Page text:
Here is more on hacker personalities, highlighting indirectly that many of them may have become hackers as a consequence of a specific neurological setup: http://catb.org/jargon/html/personality.html
I also agree with what strabes said earlier:
[quote]…stress using proper grammar and writing complete sentences in questions.[/quote]
It would make a wonderful addition to your already excellent post ;)
See ya around ubuntuforums!
I’ve just registered at the forum. This is my first message.
Please don’t become angry about me.
“New users do not always know how to read the manual (or even know where the manual is)”
That will be me. New to it and loving it, tho sometimes a little frustration sets in as its not windows and I still cant quite work out how to fix it. Yet!
So, if you can tell me where I can find this manual, you know, the one that explains things to you like you are a 3 year old, thus securing a firm foundation for future learning; I would be really happy and then maybe I will be in a position to help other noobs
Well, part of the problem is the first part of what you quoted—it’s not just that new users can’t find the manual; they also do not know how to read the manual. So “the manual” is not, as you’re asking for, “the one that explains things to you like you are a 3 year old.”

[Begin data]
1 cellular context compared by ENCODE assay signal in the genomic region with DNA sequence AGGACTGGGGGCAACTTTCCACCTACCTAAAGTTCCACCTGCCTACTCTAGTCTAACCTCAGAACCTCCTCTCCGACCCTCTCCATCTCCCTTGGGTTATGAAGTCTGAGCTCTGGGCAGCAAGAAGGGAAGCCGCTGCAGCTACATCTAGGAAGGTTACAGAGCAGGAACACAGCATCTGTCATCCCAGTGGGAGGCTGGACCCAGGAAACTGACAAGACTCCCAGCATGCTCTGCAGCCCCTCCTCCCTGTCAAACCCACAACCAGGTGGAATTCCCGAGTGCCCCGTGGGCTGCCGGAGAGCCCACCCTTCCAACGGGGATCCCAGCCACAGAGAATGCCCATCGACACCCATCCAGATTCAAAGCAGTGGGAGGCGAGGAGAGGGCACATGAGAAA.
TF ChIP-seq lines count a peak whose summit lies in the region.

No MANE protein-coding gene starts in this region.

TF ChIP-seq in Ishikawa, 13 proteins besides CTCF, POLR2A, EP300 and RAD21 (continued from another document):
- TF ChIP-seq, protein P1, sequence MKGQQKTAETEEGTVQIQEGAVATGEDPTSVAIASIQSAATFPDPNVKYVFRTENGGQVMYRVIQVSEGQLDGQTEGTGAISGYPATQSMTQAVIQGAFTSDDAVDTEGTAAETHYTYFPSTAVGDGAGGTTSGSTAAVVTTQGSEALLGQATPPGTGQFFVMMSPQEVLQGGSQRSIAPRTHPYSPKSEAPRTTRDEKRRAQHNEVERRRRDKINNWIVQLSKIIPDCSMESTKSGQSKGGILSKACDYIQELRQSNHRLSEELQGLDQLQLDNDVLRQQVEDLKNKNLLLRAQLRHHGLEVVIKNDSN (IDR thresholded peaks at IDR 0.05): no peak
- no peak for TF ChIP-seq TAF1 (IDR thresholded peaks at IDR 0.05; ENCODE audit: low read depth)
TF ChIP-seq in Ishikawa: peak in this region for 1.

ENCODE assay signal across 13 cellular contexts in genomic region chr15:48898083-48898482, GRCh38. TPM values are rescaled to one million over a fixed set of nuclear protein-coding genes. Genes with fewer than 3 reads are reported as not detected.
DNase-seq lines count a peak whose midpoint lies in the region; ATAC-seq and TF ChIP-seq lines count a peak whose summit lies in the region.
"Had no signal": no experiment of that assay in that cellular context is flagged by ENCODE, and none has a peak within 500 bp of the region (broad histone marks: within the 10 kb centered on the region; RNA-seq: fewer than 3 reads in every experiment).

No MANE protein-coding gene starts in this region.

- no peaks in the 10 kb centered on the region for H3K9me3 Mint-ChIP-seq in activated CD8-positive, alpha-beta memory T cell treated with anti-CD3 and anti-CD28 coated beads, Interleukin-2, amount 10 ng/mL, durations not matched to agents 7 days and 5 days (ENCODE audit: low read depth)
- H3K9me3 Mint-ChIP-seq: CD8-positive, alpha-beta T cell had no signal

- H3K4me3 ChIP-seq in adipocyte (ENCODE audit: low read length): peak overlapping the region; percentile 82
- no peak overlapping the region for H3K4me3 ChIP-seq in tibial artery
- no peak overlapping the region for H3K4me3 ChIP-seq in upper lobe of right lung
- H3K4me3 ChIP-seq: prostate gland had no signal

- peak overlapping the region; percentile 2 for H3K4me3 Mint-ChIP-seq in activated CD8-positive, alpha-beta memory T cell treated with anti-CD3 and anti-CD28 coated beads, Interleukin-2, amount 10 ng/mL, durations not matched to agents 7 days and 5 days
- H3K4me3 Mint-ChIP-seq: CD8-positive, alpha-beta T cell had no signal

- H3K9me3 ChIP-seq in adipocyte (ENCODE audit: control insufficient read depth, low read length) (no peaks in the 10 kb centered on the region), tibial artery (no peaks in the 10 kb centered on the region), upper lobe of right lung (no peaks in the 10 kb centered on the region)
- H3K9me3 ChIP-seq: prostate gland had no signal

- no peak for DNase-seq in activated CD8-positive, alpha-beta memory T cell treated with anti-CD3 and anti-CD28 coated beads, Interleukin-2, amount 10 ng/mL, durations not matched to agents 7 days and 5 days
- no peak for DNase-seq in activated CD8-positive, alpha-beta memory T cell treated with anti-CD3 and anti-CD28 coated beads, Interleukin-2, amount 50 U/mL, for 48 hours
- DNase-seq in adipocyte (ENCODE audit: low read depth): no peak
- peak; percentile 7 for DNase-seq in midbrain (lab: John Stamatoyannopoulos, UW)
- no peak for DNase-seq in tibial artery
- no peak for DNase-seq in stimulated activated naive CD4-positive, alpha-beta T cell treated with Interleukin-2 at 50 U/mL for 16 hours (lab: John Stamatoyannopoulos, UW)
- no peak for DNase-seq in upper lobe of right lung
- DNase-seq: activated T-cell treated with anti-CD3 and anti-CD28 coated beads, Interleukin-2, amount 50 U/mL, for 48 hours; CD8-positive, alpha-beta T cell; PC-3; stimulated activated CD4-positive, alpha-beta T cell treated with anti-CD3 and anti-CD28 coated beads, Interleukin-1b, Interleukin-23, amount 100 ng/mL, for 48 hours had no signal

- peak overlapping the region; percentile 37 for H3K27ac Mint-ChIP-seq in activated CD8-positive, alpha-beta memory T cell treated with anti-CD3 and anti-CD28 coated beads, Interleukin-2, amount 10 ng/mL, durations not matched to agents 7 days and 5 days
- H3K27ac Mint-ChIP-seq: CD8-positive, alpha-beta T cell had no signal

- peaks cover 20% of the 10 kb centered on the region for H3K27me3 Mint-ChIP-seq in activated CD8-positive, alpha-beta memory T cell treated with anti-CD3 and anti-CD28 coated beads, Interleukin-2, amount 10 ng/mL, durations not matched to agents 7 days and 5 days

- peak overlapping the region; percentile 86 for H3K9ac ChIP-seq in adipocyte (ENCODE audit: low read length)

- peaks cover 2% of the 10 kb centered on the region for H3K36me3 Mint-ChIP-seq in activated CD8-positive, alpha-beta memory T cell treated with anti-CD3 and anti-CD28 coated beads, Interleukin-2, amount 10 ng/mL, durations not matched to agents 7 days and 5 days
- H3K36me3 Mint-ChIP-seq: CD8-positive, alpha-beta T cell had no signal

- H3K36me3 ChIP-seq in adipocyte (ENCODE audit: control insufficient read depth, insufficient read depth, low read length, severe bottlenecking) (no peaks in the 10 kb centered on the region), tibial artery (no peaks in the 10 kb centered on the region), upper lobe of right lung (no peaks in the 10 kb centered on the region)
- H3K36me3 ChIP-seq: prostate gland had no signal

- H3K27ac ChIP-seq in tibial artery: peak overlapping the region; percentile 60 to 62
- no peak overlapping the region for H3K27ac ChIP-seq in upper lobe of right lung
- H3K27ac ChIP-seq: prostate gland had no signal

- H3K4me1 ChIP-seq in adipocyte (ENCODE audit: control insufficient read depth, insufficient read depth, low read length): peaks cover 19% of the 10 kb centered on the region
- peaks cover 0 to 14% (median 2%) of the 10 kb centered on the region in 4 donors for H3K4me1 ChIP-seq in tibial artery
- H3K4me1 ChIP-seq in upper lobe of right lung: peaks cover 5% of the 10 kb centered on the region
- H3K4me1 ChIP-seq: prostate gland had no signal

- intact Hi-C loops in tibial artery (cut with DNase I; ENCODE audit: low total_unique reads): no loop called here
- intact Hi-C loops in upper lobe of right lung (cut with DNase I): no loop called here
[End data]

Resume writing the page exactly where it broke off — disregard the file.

The manuals are not for beginners. They are hard to find and hard to read.
I found most manuals were not even for 30-year-olds, let alone 3-year-olds.
That’s why I wrote my own tutorial site, which I have targeted at beginners:
Brilliant. Thanks, I will be sure to get back to you with some feedback.
At last, I have a low cost project for those long winters nights ;-)
Excellent tutorials, thanks. I really like the way you explain things; so a 3 year old would get it.
I have couple of questions for you though, and I am not sure if this is the right place to start asking for help, if not please direct me to the right place and I will go there in future….
My questions are all to do with partitions (1) I have now created a /home folder and share info between gutsy and xp, when I come to reinstall/upgrade, how do I treat the partition in the install process? Do I need to reassign it as /home and not format it or do I just leave it alone and ubuntu will automatically ‘know’ that its the /home partition to use? (2) Why would I want to create partitions for all the ubuntu folders? does the new release of ubuntu only offer changes to root, leaving the others unchanged? If not, how will I know which ones will need updating? (3) What sort of space should I allocate to each of these folder partitions (4)Can I use GParted to resize the windows partition with impunity?
I shall be pointing my 2 friends who have also just taken the ubuntu jump to your site for reference too. Please keep up the good work, its much appreciated
I’m glad you have enjoyed the tutorials, boyturtle, but the best place to get help is the Ubuntu Forums.